It seemed like every single day of competition was marked by which American athlete would choke or falter on that particular day. They did not win, so I guess that makes them losers. And if that is true, I want to take a moment and proudly salute all these American losers. I thank them. I applaud them. They are powerful role models to all our children.

Thursday, February 20, 2014

The Ups & Downs of an At-Home Dad

My last post focused on my leave-of-absence from teaching being extended a second year, and thus my new role as at-home Dad being extended a second year. It seemed like a natural time to take a step back and reflect on these last eight months and what this experience has been like. As I mentioned in that post, being a stay-at-home Dad has been the hardest and the best job of my life. It has been filled with varying challenges but has also brought wonderful rewards, and some were rather unexpected. I thought it would be good to take a closer look at three specific challenges I have found in this role, along with three specific benefits. I know many other parents will be debating this same decision in the weeks, months, and years ahead. Hopefully my thoughts can help them make the best choice for their family:

Challenge: The Family Budget

This challenge was fairly obvious and expected all along. The simple math was no surprise at all for my wife and I. You take away one full income and you add all the baby expenses... of course things are going to get tight. Since we expected it, however, we were able to prepare for it. We began cutting back as soon as my wife was pregnant and putting that money into savings. Since our daughter's arrival, we have cut back even more. So far, so good. We may not eat out as often and some of the luxuries we once enjoyed are gone now, but it has also taught us to prioritize when it comes to family finances and make practical choices. Make no mistake about it. It isn't easy. More than a few times there were things we wanted to buy or do but simply didn't have the money, and we have had to tap that savings in a few tight months, but it has made us much wiser financially and we still live a very enjoyable, comfortable life with all our needs met. Preparation pays off. I call it a win.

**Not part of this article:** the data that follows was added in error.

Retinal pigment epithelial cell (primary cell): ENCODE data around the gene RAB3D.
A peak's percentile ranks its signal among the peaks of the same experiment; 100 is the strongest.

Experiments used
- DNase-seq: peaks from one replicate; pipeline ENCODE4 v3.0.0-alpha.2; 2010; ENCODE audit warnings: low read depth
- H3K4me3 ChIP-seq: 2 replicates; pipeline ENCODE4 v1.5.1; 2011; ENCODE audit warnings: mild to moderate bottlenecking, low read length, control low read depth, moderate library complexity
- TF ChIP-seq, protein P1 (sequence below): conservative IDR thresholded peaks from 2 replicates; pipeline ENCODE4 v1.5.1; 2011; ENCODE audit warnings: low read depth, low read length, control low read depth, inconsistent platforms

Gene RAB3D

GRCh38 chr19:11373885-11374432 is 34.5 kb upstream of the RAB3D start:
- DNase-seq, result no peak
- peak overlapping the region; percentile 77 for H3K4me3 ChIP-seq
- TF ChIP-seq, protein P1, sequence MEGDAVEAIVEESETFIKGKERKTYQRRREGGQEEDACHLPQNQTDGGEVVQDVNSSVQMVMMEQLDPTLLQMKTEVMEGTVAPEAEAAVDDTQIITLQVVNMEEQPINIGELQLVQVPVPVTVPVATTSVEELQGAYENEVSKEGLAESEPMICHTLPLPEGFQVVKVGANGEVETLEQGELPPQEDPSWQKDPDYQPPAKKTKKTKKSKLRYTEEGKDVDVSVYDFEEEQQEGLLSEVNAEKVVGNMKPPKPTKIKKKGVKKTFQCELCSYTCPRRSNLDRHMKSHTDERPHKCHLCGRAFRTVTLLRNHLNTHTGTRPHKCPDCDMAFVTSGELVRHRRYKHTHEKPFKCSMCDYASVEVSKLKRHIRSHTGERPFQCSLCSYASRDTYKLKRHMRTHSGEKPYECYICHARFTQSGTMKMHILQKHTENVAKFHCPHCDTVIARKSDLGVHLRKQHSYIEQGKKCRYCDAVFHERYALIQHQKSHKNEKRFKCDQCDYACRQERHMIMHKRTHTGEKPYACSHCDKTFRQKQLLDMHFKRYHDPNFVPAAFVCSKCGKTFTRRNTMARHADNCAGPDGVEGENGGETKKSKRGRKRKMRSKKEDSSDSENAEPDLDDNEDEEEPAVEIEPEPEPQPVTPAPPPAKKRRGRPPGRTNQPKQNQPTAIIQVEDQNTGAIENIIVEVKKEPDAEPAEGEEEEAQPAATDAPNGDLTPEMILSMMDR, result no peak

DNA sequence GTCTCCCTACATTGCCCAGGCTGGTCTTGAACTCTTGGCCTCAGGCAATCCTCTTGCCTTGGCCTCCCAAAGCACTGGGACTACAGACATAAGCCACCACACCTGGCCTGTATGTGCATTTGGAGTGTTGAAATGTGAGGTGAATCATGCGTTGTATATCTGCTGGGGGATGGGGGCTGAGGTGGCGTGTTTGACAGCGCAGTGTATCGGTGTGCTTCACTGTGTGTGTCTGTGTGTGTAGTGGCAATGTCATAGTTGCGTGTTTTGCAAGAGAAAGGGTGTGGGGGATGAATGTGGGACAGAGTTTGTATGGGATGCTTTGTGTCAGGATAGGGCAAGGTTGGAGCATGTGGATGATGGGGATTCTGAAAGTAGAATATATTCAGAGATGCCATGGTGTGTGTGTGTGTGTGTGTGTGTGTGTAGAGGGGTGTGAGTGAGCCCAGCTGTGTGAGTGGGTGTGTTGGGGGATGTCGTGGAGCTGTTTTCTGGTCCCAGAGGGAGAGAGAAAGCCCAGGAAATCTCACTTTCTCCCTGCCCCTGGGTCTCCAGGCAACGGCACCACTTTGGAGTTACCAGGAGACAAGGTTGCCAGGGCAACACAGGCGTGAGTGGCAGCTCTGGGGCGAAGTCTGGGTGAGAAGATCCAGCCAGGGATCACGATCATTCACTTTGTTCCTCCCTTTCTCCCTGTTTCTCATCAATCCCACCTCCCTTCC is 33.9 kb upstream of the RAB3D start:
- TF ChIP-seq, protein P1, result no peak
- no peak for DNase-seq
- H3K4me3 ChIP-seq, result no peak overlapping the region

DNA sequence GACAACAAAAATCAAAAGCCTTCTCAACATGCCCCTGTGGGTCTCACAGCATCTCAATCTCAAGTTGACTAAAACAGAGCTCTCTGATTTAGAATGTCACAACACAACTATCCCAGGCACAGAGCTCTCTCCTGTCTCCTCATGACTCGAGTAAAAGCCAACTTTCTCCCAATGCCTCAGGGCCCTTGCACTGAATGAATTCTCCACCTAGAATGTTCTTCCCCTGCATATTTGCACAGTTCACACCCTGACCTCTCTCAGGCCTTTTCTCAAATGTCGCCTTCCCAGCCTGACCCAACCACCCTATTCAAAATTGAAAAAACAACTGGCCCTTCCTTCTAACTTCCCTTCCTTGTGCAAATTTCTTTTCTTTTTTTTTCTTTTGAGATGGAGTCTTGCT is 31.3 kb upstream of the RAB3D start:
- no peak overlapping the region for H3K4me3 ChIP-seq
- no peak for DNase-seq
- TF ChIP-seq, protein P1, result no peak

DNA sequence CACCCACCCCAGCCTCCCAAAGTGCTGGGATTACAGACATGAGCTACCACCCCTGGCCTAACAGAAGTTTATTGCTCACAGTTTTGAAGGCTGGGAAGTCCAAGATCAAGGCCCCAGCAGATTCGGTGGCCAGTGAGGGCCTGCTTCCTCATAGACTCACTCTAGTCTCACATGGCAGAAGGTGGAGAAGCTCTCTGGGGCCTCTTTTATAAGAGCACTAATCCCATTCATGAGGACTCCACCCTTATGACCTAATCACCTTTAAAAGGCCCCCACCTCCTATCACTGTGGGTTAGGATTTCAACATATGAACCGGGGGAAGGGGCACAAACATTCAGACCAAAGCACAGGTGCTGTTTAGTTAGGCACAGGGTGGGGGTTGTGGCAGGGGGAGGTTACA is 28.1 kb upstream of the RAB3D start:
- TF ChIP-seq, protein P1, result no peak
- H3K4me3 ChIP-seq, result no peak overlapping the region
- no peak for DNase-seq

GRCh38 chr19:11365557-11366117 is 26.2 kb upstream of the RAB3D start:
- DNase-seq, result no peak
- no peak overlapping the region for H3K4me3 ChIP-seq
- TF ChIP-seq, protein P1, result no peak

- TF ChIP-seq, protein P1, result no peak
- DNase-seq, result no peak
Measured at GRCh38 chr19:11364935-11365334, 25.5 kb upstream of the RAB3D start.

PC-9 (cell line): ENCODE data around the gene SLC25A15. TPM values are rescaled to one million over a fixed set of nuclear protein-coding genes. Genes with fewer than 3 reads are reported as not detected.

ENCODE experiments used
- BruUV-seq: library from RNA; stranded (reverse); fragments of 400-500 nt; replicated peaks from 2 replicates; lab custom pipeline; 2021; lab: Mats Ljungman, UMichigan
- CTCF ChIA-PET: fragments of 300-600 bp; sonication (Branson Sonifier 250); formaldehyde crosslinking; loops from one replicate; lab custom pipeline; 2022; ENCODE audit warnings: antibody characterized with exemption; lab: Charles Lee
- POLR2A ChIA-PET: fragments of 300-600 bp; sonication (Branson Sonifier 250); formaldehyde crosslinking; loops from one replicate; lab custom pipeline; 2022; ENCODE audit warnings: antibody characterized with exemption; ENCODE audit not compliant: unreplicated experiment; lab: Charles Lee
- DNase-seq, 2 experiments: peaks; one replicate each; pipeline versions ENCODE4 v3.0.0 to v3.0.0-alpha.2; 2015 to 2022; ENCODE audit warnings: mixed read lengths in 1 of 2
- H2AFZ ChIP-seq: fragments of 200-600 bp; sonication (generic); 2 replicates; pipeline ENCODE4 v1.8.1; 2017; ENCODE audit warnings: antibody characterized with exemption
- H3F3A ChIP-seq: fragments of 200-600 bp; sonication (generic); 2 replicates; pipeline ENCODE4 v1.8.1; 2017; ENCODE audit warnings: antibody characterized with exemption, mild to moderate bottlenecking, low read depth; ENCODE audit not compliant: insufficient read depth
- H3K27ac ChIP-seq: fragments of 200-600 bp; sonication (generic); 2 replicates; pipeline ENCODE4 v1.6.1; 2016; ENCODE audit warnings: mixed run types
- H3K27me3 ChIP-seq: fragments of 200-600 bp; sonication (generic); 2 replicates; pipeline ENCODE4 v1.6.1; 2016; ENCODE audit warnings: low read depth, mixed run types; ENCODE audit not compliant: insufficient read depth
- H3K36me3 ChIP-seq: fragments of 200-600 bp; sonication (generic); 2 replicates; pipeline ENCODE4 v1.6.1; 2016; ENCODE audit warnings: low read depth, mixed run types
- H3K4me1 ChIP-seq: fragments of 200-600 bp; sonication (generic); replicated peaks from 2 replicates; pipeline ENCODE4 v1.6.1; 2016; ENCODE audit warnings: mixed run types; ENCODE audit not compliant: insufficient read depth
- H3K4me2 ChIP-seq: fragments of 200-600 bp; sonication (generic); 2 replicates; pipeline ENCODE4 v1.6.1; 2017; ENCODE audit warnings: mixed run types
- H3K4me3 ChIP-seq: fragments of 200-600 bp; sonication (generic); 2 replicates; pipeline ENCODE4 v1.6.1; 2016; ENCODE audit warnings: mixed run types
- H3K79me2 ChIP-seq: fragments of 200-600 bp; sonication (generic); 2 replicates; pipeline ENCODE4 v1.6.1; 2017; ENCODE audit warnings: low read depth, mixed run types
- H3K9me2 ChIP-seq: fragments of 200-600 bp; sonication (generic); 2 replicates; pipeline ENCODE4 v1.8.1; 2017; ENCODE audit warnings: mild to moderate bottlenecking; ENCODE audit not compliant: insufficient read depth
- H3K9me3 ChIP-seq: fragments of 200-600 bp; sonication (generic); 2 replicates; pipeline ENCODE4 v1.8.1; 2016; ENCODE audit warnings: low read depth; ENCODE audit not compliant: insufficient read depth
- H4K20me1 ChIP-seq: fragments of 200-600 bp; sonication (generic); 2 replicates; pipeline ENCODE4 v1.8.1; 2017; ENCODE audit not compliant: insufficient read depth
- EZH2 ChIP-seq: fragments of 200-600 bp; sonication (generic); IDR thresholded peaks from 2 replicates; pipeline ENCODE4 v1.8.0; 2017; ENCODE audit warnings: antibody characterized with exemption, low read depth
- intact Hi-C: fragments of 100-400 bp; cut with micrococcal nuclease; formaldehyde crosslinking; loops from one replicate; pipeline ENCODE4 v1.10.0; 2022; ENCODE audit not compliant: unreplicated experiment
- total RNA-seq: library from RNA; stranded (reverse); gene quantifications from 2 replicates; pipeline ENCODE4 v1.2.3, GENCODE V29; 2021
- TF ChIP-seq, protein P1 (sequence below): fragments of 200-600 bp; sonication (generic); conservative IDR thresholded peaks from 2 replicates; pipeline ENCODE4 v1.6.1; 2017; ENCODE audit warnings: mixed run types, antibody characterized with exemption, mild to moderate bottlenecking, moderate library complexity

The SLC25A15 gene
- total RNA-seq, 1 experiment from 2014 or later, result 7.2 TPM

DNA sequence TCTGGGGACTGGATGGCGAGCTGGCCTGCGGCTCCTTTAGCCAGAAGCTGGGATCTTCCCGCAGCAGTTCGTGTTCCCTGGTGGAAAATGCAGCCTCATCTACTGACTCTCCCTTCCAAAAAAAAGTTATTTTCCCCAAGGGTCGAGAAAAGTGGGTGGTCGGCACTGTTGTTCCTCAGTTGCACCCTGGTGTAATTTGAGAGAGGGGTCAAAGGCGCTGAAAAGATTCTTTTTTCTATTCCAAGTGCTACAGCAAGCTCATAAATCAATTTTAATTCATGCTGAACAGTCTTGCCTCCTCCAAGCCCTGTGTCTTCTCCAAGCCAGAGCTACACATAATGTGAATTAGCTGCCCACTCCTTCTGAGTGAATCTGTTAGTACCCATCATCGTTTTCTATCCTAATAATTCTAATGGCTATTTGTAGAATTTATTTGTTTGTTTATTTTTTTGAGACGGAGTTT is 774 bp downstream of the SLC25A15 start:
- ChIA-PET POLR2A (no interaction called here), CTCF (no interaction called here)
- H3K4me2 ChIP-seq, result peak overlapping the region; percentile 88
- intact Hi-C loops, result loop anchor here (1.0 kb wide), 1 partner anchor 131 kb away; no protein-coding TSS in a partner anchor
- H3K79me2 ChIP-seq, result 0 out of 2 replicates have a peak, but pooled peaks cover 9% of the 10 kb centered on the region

Monday, February 17, 2014

Another Year in the Trenches? Sign Me Up.

March 1, 2014. That was an important deadline looming on the horizon for me. The primary reason I was able to assume this role as at-home Dad was because the Hingham public school system granted me a one-year leave of absence from my position as a classroom teacher. They do have a set policy for women taking leave after the birth of a child, but had no obligation to extend this benefit to the men. Thankfully, they were more than happy to give me this opportunity. Being able to stay home with our infant daughter while knowing my job was secure if it didn't work out? That was priceless and I am incredibly thankful. By March 1st, however, they needed to know my plans for next year. My wife and I discussed it, but the decision was not very difficult at all.

I informed them that I planned to remain at home with my daughter next year and they generously extended my leave of absence another year. Now a new important date has appeared on the horizon: September of 2015. That will be the earliest I could return to classroom teaching if I choose to. It seems to be a long way off, but I am sure it will be here before I know it.

This extension brings up two questions I hear a lot. I thought I would take a moment to answer them publicly here, for all those who are interested.

Thursday, February 13, 2014

My Three Special Valentines